The Study Among Dysphagia in Acute Psychiatric Ward Inpatients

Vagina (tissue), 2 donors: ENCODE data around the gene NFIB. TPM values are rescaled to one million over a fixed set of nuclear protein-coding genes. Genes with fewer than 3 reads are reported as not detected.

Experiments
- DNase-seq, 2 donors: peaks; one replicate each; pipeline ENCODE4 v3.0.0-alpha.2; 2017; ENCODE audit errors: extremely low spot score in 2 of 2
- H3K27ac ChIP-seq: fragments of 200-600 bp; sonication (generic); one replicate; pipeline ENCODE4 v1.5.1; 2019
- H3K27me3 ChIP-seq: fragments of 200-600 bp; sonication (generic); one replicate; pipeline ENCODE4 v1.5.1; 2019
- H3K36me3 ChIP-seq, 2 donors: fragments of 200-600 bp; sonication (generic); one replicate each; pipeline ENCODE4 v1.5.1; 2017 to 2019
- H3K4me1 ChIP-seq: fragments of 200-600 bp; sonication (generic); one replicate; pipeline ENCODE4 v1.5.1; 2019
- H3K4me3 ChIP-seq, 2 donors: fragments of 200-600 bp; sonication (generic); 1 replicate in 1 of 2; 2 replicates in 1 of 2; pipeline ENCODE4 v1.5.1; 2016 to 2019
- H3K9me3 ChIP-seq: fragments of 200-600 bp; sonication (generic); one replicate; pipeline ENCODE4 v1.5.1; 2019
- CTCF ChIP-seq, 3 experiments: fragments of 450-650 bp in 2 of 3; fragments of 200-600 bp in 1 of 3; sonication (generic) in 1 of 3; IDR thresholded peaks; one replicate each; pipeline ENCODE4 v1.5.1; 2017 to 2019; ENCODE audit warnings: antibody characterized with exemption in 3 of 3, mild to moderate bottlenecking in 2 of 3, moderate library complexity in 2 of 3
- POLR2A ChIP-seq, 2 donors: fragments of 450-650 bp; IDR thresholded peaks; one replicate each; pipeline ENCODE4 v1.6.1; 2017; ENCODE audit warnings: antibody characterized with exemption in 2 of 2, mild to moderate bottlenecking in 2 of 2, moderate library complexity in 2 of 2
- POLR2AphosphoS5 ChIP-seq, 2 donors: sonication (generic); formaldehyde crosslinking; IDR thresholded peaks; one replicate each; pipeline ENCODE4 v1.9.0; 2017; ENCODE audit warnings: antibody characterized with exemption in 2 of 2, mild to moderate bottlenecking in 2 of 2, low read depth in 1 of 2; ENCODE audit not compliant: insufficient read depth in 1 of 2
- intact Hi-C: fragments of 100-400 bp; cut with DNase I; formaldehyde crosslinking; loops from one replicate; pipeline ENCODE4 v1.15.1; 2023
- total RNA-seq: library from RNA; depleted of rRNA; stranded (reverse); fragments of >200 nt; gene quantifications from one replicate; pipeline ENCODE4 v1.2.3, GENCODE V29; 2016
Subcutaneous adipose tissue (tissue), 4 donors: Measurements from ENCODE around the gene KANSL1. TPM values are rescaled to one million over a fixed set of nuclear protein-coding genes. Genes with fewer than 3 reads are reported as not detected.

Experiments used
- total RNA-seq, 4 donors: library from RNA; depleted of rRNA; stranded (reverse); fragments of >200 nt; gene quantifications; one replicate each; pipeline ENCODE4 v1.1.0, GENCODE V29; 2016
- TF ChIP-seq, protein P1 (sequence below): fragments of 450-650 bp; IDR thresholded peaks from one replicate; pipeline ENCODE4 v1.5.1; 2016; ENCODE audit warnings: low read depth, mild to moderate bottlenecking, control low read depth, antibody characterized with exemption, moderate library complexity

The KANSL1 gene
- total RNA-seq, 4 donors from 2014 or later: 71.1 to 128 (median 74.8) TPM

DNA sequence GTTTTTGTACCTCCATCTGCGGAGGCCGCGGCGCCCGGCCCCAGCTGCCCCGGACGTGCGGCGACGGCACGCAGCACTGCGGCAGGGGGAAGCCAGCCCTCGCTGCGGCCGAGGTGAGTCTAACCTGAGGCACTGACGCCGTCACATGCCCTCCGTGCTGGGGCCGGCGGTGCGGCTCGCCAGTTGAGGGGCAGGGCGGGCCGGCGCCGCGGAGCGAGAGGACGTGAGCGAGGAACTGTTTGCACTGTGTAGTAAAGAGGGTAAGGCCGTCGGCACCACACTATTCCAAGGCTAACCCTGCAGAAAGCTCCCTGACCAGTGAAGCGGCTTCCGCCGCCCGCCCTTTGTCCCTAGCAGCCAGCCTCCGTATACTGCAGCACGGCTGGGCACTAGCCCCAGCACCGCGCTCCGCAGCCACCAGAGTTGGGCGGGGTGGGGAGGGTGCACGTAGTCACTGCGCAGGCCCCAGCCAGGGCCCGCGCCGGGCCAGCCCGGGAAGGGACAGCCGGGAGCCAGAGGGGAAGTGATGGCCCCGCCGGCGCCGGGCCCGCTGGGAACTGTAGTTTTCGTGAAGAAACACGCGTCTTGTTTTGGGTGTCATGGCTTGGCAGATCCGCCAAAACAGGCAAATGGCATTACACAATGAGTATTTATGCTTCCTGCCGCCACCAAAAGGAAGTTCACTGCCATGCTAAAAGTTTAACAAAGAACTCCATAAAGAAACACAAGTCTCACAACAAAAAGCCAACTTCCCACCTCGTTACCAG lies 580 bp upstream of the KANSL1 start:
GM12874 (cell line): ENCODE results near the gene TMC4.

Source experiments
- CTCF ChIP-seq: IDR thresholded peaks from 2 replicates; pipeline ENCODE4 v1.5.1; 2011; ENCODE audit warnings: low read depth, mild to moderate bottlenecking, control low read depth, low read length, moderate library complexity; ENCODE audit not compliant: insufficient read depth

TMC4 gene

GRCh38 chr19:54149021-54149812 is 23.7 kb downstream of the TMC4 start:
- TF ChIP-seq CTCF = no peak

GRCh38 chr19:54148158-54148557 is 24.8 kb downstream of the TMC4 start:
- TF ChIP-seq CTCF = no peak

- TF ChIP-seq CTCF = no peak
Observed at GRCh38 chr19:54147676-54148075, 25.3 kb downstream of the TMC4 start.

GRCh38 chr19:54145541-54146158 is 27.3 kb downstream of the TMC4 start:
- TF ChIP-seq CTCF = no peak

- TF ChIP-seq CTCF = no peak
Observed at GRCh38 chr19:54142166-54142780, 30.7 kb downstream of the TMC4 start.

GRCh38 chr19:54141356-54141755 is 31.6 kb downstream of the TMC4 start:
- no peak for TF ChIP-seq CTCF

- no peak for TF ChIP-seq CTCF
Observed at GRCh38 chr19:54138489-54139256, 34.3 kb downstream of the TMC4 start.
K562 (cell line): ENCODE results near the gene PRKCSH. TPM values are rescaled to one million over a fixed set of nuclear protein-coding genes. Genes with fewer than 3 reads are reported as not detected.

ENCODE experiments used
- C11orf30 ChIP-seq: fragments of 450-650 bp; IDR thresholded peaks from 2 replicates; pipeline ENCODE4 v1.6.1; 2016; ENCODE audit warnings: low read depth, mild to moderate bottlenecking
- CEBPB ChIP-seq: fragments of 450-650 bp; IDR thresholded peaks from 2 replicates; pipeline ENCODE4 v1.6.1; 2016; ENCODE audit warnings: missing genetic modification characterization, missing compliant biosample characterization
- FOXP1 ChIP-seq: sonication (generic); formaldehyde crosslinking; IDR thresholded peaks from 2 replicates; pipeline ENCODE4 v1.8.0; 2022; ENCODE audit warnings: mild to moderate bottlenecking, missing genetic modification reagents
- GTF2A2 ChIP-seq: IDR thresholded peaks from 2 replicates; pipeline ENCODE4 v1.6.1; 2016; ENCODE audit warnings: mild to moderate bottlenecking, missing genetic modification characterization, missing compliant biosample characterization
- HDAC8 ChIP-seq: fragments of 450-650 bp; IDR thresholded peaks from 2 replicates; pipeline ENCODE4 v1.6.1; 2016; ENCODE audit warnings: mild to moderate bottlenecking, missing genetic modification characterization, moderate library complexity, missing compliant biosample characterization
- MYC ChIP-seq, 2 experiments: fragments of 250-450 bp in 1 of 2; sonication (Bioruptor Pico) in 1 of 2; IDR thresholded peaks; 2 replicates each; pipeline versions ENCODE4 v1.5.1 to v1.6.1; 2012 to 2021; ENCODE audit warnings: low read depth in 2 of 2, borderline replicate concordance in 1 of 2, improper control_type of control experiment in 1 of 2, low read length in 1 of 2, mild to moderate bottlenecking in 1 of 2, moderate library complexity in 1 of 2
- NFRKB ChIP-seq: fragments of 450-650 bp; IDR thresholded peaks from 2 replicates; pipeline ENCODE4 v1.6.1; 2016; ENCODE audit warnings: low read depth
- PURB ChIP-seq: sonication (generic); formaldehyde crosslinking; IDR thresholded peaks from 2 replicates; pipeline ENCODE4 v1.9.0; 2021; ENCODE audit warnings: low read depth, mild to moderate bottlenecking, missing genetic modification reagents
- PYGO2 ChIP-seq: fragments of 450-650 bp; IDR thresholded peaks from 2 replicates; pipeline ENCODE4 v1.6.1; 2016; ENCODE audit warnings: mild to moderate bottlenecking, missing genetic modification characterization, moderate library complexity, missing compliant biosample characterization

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Purpose: The rate of dysphagia and choking of psychiatric patients are 100 times in the general population. The etiological factors include disease, medicine and other factors. This study aims to understand the relationship of dysphagia among psychiatric inpatients. Methods: Starting from June of 2010 to May of 2011, 250 patients who admitted in acute psychiatric ward were interviewed dysphagia, choking experiences and examined extra-pyramidal syndrome, parkinsonism and tardive dyskinesia. Nurses recorded choking status when patients taking oral drugs. The SAS program was used in all statistical analysis. Results: The majority of the research subjects were schizophrenia patients (51.6%). Among the 250 patients, 202 (88%) were treated with antipsychotics. Among these antipsychotics-treated patients, 182 subjects (85.6%) used second-generation antipsychotics (SGA), 203 subjects (85.6%) used two or more types of psychiatric therapeutics. Extra- pyramidal syndrome was noticed in 84 subjects (33.6%), parkinsonism or tardive dyskinesia were rare among the subjects. For eating related problems, about 1/3 of the subjects were fast eaters; 38 subjects (15.2%) reported a problem of dysphagia in questionnaire; 127 (50.8%) of subjects had choking experiences during the study period; 44 (17.6%) subjects choked when taking medications orally and discovered by nursing staffs. Conclusion: Dysphagia is a common status in psychiatric patients. Dysphagia leading to choking is a importantly issue among patients safety in hospital. Dysphagia is due to a large number of psychotropic drugs, drug side effects and fast eating behavior. Methods to avoid dysphagia and choking include: reducing the types and quantities of psychotropic substances, advise the patient to eat slowly and pay attention to patient medication and intake situation. Improve the quality of patient safety is the most important task of all nurses.